While I focus this page on reports from the NW Iowa area, I still appreciate receiving information from other parts of the state and adjacent states and will keep the information on file. I will also pass on information of good sightings to Ron Andrews (of the Iowa DNR). I am aware of good reports from Woodbury and several counties to the south.  For several years there have persistent reports from the Cherokee area and in 2004 I have heard of numerous reports of cougar sign along the Little Sioux River suggesting the possibility of cougar using the wooded corridor of that river.  See my history page for reports from other parts of Iowa.

Sources
If they are not all escaped pets, these cougar could be coming from a known and expanding Black Hills population.  See my web page on history for some other possible sources for some of these cats.

 Dispersing males
At this point all the captured or killed cats in the area have been male and I have no good evidence for a local breeding population.  On the other hand the number and nature of reports from counties south of Sioux City (Monona, Shelby, and Carroll) suggest a remote possibility of a resident or small breeding population.

Good evidence and reporting
I would appreciate hearing of any sightings or prints.  A good picture of a print is probably better confirmation that a visual sighting.  If you take a picture, if at all possible, include a ruler (or something else if you don't have a ruler) to document the size.  Look at my web page on how to tell a mountain lion track from a big dog track.  Kim Cabrera has a good page on mountain lion scat and some other common predator scat you may find. If you see something take a moment and write down as many details as you can while it is still fresh in your mind. The kind of tail, color and height all help eliminate things that are not mountain lion.  One of the things that can be mistaken for a mountain lion is a bobcat.  This page gives a good comparison between a cougar and a bobcat.  While black cougars are not known in the US, under poor light conditions a lion could appear almost black. The yowl of the cougar is apparently quite distinctive.  This and some other cougar sounds can be heard on the Scottish Big Cat web page or here. The nature of a kill may also suggest cougar.  Wade and Brown 1984 provide useful information on the difference between coyote and cougar kills.  Coyote tend to scatter fur around the carcass.  The cougar usually has an entry hole (sometimes with fur removed around the hole) and eats out the liver and lungs leaving the digestive track. Cougar will often drag the carcass to cover or into a ravine and cache (store ) it covering it with leaves or branches.  Since cougar usually jump on deer and kill them with a bite on the back of the neck, examination of the inside of the hide in the neck area may show these puncture marks. In Sioux County a deer skull was found with large puncture marks that fit the dentition of an adult cougar (Pollema 2004).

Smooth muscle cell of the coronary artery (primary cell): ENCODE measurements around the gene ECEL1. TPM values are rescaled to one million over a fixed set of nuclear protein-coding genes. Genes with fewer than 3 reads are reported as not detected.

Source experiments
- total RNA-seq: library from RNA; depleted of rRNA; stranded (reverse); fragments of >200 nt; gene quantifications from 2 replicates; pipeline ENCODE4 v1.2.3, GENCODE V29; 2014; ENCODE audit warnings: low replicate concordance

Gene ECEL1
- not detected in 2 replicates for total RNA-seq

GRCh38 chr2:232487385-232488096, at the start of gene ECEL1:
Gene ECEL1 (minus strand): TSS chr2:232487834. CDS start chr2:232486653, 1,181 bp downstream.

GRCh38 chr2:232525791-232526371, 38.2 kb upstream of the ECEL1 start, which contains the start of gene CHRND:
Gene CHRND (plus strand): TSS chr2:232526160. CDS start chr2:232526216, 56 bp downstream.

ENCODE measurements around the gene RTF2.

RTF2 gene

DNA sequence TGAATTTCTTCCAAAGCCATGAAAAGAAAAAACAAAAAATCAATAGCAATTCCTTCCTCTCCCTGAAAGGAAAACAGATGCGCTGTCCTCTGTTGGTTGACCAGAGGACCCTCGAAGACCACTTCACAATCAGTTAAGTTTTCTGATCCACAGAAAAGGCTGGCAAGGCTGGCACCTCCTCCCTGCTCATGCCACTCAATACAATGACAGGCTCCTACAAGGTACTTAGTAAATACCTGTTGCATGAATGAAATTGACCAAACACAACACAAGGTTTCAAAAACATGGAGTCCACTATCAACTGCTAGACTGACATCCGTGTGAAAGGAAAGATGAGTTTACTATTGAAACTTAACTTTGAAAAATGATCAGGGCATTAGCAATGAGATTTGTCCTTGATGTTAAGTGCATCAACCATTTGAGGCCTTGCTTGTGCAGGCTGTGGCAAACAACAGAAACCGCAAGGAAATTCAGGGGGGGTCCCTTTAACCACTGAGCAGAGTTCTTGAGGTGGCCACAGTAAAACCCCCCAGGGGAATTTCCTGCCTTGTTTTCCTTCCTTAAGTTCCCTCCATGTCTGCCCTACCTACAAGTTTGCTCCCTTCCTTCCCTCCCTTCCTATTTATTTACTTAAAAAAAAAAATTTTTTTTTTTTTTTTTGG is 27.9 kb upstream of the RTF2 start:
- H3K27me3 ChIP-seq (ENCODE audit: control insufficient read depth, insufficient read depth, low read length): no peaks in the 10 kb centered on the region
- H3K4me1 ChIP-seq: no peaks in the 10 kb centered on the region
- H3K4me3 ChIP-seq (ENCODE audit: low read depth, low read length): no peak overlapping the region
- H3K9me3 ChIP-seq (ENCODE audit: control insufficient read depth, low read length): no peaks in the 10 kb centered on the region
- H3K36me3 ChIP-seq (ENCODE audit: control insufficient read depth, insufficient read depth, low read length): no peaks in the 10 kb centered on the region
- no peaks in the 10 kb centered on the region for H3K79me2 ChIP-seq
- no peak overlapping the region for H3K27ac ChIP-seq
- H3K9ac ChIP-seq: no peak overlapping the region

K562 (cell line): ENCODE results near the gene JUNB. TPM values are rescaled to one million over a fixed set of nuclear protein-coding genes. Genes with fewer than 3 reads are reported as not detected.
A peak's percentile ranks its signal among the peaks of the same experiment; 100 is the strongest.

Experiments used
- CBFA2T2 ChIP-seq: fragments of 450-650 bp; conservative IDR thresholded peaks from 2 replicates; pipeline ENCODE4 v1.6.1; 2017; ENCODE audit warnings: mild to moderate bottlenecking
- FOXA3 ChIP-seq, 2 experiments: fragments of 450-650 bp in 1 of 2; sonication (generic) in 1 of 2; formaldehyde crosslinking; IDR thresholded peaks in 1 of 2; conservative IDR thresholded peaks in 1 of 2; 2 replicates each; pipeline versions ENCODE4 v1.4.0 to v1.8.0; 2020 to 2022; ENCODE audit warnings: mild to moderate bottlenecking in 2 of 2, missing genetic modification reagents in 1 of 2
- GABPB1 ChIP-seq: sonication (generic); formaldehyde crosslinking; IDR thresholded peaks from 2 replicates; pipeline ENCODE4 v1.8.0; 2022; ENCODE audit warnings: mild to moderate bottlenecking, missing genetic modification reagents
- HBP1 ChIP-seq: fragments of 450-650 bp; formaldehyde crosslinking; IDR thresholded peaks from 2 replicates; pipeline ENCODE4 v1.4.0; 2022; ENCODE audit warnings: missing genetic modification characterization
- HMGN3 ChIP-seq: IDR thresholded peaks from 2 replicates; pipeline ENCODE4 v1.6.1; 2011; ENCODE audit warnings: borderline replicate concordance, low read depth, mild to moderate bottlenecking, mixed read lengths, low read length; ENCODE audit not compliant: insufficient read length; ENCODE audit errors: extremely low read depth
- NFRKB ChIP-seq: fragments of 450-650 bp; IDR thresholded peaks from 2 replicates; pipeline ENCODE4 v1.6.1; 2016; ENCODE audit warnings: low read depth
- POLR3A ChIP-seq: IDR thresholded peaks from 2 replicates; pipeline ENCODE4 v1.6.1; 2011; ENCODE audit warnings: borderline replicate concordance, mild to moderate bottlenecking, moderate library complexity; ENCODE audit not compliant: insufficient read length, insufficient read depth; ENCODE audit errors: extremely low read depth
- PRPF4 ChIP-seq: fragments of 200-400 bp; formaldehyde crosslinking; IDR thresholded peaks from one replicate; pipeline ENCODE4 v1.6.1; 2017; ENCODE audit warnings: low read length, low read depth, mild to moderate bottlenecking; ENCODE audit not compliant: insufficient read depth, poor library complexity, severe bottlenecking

More information
For more information on these cats go to my new intro page.  This page has the url of my earlier public page, which also provided a listing of local sightings.  My other pages provide some information about cougar and sightings in other areas.



Some other resources:
One excellent resource to the mountain lion literature is a large bibliography  that has been produced by K.C. Lamb.  What I especially like about the bibliography is the extensive annotation that gives the reader some of an idea of what is in the articles.


Notes:
  1. Based on excellent tracks in soft mud of what appear to be cougar [not yet confirmed by a lion track expert].  The animal appeared to have been hunting raccoon. Both pictures and casts were made of the tracks.
  2. The November 3 sighting is a very strong sighting by an experienced wildlife employee. The other two were still fairly good sightings and suggest a cat moving north along the Big Sioux River.  Other sightings suggest earlier movement of cougar along the Rock River and the Big Sioux River further south
References:

Pollema, Travis 2004. Report 36 [report on this skull and part of his senior individual studies project]. Available from James F. Mahaffy

Wade, D.A., and J.E. Bowns. 1984. Procedures for evaluating predation on livestock and wildlife. Texas Agric. Ext. Serv., Texas Agric. Exp. Stn., and U.S. Fish & Wildl. Serv. 42 pp. An adapted online (1997) version can be found at url: http://texnat.tamu.edu/ranchref/predator//pred.htm  Accessed on December 28, 2004.



James F. Mahaffy
Biology Department
Dordt College
Sioux Center, Iowa 51250



Page created by James Mahaffy in June of 1999
File updated on: Dec 16, 2009 (10:25 PM)